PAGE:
The Chicago new-music drummer Tim Daisy keeps extraordinarily busy, and for good reason. In addition to his percussion wizardry, which results from a combination of technique, imagination, and innovation, he has proved himself ridiculously versatile.
So Daisy remains in near-constant demand to a wide range of artists, leading bands that run the gamut of improvised music in Chicago – from the structured formalism that guides his work in the quartet KLANG, to the full-tilt energy playing he contributes to separate projects headed up by Dave Rempis and Ken Vandermark, two of the city’s most ferocious saxophonists (including Vandermark’s current quartet called Made To Break).
But even with all that going on, we don’t usually get the chance to hear Daisy in three different contexts within 50 hours. That’s the case this week, starting with tonight’s performance by Rempis’s quartet The Engines, which hits at 9:30 at The Whistler (2421 N. Milwaukee).
The Engines is among my favorite bands, and not just in Chicago: relatively few groups on the national scene offer such a fortunate blend of seasoned improvisation, memorable compositions, and dynamic empathy. They boast a seamless interaction among all four members, but especially between the front line – containing two of the city’s premier soloists (Rempis on reed and Jeb Bishop on trombone) – and the rhythm tandem of Daisy and bassist Nate McBride.
At this point, pianoless quartets are nothing new; in fact, they’re the standard-bearers of the jazz avant-garde, in the same way the horns-with-piano quintet once defined bebop. But only those bands with a suitable rhythm section can project the depth that the piano once supplied. And this is where Daisy’s blend of power and finesse come to the fore; in fact, I’ll go so far as to say that no other band does a better job of showcasing the full measure of his abilities.
When The Engines rock out, Daisy sits at the heart of the maelstrom. But even then, he brings an orchestrator’s ear to his instrument, repositioning the pulse across the trap set’s components and adding details of color and shading that you might not expect in such instances. And on less intense passages or pieces, he indulges those details to create tapestries of sound, weaving in red and gold threads of snare and cymbal.
While you can hear Daisy at his centered best in The Engines, his subsequent two appearances present him toward one and then the other spectrum of his range. At approximately 11 on Wednesday at The Hideout (1354 W. Wabansia), Daisy will join Vandermark and the astonishing trumpeter Peter Evans in a fully improvised trio performance – no predetermined compositions, and little precedent that I know of for the three of them working together.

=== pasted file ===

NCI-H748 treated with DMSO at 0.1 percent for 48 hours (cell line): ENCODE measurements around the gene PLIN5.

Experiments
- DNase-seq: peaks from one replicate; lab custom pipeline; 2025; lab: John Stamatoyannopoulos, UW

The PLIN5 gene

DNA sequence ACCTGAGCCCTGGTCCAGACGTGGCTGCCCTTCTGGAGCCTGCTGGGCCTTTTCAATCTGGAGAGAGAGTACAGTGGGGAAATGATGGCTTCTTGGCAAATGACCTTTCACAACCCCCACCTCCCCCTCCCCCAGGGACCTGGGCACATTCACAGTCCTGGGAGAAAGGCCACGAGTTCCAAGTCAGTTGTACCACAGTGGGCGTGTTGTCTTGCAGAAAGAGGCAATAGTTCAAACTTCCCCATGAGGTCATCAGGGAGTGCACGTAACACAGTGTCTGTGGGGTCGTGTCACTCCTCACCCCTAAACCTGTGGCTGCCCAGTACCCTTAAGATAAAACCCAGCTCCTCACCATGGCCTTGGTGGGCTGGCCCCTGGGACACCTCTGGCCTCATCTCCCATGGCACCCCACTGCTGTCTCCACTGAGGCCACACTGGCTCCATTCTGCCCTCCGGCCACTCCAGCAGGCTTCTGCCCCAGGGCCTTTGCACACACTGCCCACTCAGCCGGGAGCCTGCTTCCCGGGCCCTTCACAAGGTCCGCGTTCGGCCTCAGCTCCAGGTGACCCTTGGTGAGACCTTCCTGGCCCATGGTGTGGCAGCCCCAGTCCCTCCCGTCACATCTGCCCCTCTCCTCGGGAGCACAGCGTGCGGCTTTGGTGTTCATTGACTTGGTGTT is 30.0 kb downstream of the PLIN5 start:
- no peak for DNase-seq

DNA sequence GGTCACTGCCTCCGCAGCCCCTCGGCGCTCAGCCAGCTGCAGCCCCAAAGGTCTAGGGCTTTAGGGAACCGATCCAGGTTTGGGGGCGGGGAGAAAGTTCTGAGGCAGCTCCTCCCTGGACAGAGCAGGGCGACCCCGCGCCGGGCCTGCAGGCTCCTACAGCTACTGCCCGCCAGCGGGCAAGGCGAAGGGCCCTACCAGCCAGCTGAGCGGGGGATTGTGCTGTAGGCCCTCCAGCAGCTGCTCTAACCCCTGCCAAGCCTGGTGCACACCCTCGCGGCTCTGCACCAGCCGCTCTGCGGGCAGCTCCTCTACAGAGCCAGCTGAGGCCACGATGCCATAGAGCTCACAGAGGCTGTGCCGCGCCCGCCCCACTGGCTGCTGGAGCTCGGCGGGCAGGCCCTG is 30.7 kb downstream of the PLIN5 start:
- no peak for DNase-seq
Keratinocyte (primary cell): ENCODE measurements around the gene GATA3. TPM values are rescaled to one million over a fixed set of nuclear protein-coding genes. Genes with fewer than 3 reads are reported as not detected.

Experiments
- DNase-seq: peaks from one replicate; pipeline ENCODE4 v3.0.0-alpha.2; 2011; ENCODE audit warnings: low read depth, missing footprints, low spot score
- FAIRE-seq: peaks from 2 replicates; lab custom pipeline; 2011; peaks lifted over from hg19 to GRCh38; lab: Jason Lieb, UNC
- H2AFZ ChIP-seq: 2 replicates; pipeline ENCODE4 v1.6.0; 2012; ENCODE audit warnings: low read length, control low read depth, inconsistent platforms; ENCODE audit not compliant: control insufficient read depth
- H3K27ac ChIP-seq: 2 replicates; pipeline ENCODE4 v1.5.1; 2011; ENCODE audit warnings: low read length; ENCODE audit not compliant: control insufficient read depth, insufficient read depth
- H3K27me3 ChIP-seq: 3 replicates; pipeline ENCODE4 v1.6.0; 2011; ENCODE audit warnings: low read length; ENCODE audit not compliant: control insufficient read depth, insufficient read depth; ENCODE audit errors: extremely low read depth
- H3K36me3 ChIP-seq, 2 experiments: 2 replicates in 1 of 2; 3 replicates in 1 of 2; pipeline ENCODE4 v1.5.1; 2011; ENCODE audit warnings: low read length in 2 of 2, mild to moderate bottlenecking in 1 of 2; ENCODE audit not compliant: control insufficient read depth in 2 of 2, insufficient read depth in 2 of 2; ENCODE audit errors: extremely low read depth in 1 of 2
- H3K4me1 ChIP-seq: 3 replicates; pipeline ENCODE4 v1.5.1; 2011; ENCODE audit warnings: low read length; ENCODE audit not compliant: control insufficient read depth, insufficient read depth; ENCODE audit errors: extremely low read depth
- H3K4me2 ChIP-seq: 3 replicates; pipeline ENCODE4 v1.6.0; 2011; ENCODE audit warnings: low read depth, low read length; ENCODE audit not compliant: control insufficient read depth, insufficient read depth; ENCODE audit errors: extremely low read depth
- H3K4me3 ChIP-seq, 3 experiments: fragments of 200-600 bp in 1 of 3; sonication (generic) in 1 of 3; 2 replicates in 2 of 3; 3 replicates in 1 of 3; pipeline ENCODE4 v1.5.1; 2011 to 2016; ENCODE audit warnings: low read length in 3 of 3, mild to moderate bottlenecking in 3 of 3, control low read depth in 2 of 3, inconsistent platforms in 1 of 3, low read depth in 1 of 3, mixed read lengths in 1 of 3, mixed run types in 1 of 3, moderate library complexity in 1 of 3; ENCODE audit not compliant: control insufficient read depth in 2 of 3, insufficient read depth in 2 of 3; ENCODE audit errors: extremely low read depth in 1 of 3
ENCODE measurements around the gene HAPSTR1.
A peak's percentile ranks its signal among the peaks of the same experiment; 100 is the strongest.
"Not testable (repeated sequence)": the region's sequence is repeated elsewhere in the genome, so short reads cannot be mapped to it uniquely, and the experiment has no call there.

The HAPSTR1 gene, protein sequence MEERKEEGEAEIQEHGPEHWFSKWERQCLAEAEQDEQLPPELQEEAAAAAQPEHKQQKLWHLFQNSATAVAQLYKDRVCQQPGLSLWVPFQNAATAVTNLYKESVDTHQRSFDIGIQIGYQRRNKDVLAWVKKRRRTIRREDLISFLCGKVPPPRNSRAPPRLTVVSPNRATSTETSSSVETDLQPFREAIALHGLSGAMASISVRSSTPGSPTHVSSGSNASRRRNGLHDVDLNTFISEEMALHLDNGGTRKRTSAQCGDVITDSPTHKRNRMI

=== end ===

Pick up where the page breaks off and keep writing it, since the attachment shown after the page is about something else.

Such contexts allow Daisy to shine; they stoke his fertile imagination and exploit his ability to react, alertly but with composure, to the unexpected. This trio follows a solo set by Vandermark at 10. (Don’t miss this: I don’t think I’m synesthetic, but I’ll swear I’ve seen Vandermark throw off sparks when he plays unaccompanied.)
Although he’s best known these days for his contributions to a little band with a big name (Moppa Elliot’s Mostly Other People Do The Killing), Evans himself is no stranger to unaccompanied improvising. Like Vandermark, he has often performed and recorded in this format, where he excels through a balance of lyrical melody and sometimes ear-defying extended technique, producing sounds supposedly beyond the ken of his instrument. This set promises to place Daisy in the unique position of knitting together the work of two artists neither of whom needs anyone else at all on stage.
Daisy cuts to the other extreme on Thursday, when his trio Vox Arcana plays two sets at Elastic Arts (2830 N. Milwaukee) starting at 10. In Vox Arcana, Daisy (on marimba as well as drums) showcases his own compositions, most designed to elegantly distill a particular concept and explore specific improvisational devices. That’s the blueprint; once realized, these plans take flight into music as airy as it is rigorous.
Vox Arcana comprises clarinetist James Falzone – the leader of KLANG, which features Daisy on drums (and whose album Other Doors was among my Top Ten picks of 2011) – and Fred Lonberg-Holm on cello and electronics. Both tread comfortably in the DMZ between improvised music and written composition. That makes them ideal partners for Daisy in this venture, which emphasizes control and command to channel the soloing.
This wonderful trio’s 2010 debut album was a knockout, but they’ve been on the back burner of Daisy’s busy schedule over the last six months. With a new disc and a tour promised for the fall, Daisy is poised to once again bring Vox Arcana front and center. It helps complete the picture of an especially well-rounded artist – an inviting triptych on display tonight through Thursday.